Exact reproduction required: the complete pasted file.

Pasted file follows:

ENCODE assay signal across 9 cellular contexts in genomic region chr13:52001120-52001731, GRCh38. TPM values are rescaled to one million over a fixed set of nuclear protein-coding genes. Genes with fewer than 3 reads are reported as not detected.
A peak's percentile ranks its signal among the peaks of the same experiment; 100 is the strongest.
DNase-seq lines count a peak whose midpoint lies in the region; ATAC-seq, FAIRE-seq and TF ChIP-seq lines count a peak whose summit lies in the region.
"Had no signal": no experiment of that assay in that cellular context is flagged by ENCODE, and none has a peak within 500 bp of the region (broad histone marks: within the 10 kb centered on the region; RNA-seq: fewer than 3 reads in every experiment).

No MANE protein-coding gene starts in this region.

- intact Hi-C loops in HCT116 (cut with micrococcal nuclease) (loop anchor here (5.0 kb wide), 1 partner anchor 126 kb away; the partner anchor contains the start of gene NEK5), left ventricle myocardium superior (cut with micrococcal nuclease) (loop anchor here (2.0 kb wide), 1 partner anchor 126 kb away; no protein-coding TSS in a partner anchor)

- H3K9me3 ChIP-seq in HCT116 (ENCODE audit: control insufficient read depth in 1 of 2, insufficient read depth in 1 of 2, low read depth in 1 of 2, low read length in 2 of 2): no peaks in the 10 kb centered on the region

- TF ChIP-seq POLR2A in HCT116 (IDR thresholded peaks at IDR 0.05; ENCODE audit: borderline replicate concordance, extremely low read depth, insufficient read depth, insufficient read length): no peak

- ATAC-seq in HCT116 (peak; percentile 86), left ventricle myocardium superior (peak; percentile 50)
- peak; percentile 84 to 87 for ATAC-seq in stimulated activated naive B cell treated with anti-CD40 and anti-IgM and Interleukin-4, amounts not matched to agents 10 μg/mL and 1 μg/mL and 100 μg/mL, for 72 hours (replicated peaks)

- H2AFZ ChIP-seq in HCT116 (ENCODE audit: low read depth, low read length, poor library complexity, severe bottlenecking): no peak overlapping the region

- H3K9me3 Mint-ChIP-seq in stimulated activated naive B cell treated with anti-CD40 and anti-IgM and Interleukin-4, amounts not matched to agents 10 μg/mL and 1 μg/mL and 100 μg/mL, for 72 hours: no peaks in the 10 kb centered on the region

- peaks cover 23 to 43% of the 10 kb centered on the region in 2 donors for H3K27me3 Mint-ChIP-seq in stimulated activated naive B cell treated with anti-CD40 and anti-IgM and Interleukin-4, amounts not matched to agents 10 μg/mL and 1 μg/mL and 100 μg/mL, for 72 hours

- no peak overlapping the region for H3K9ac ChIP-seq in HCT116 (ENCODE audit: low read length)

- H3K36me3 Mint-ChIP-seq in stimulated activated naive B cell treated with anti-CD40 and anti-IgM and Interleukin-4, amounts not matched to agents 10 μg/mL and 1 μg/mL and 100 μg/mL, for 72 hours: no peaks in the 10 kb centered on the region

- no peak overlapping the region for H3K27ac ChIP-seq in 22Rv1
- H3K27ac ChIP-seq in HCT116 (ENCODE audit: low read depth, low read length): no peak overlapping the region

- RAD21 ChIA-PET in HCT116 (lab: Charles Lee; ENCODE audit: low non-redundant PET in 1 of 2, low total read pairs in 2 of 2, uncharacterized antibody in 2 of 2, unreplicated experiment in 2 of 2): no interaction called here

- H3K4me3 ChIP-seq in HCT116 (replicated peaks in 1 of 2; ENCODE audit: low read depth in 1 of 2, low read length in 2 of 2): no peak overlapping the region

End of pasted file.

ENCODE assay signal across 9 cellular contexts in genomic region chr13:52001120-52001731, GRCh38. TPM values are rescaled to one million over a fixed set of nuclear protein-coding genes. Genes with fewer than 3 reads are reported as not detected.
A peak's percentile ranks its signal among the peaks of the same experiment; 100 is the strongest.
DNase-seq lines count a peak whose midpoint lies in the region; ATAC-seq, FAIRE-seq and TF ChIP-seq lines count a peak whose summit lies in the region.
"Had no signal": no experiment of that assay in that cellular context is flagged by ENCODE, and none has a peak within 500 bp of the region (broad histone marks: within the 10 kb centered on the region; RNA-seq: fewer than 3 reads in every experiment).

No MANE protein-coding gene starts in this region.

- intact Hi-C loops in HCT116 (cut with micrococcal nuclease) (loop anchor here (5.0 kb wide), 1 partner anchor 126 kb away; the partner anchor contains the start of gene NEK5), left ventricle myocardium superior (cut with micrococcal nuclease) (loop anchor here (2.0 kb wide), 1 partner anchor 126 kb away; no protein-coding TSS in a partner anchor)

- H3K9me3 ChIP-seq in HCT116 (ENCODE audit: control insufficient read depth in 1 of 2, insufficient read depth in 1 of 2, low read depth in 1 of 2, low read length in 2 of 2): no peaks in the 10 kb centered on the region

- TF ChIP-seq POLR2A in HCT116 (IDR thresholded peaks at IDR 0.05; ENCODE audit: borderline replicate concordance, extremely low read depth, insufficient read depth, insufficient read length): no peak

- ATAC-seq in HCT116 (peak; percentile 86), left ventricle myocardium superior (peak; percentile 50)
- peak; percentile 84 to 87 for ATAC-seq in stimulated activated naive B cell treated with anti-CD40 and anti-IgM and Interleukin-4, amounts not matched to agents 10 μg/mL and 1 μg/mL and 100 μg/mL, for 72 hours (replicated peaks)

- H2AFZ ChIP-seq in HCT116 (ENCODE audit: low read depth, low read length, poor library complexity, severe bottlenecking): no peak overlapping the region

- H3K9me3 Mint-ChIP-seq in stimulated activated naive B cell treated with anti-CD40 and anti-IgM and Interleukin-4, amounts not matched to agents 10 μg/mL and 1 μg/mL and 100 μg/mL, for 72 hours: no peaks in the 10 kb centered on the region

- peaks cover 23 to 43% of the 10 kb centered on the region in 2 donors for H3K27me3 Mint-ChIP-seq in stimulated activated naive B cell treated with anti-CD40 and anti-IgM and Interleukin-4, amounts not matched to agents 10 μg/mL and 1 μg/mL and 100 μg/mL, for 72 hours

- no peak overlapping the region for H3K9ac ChIP-seq in HCT116 (ENCODE audit: low read length)

- H3K36me3 Mint-ChIP-seq in stimulated activated naive B cell treated with anti-CD40 and anti-IgM and Interleukin-4, amounts not matched to agents 10 μg/mL and 1 μg/mL and 100 μg/mL, for 72 hours: no peaks in the 10 kb centered on the region

- no peak overlapping the region for H3K27ac ChIP-seq in 22Rv1
- H3K27ac ChIP-seq in HCT116 (ENCODE audit: low read depth, low read length): no peak overlapping the region

- RAD21 ChIA-PET in HCT116 (lab: Charles Lee; ENCODE audit: low non-redundant PET in 1 of 2, low total read pairs in 2 of 2, uncharacterized antibody in 2 of 2, unreplicated experiment in 2 of 2): no interaction called here

- H3K4me3 ChIP-seq in HCT116 (replicated peaks in 1 of 2; ENCODE audit: low read depth in 1 of 2, low read length in 2 of 2): no peak overlapping the region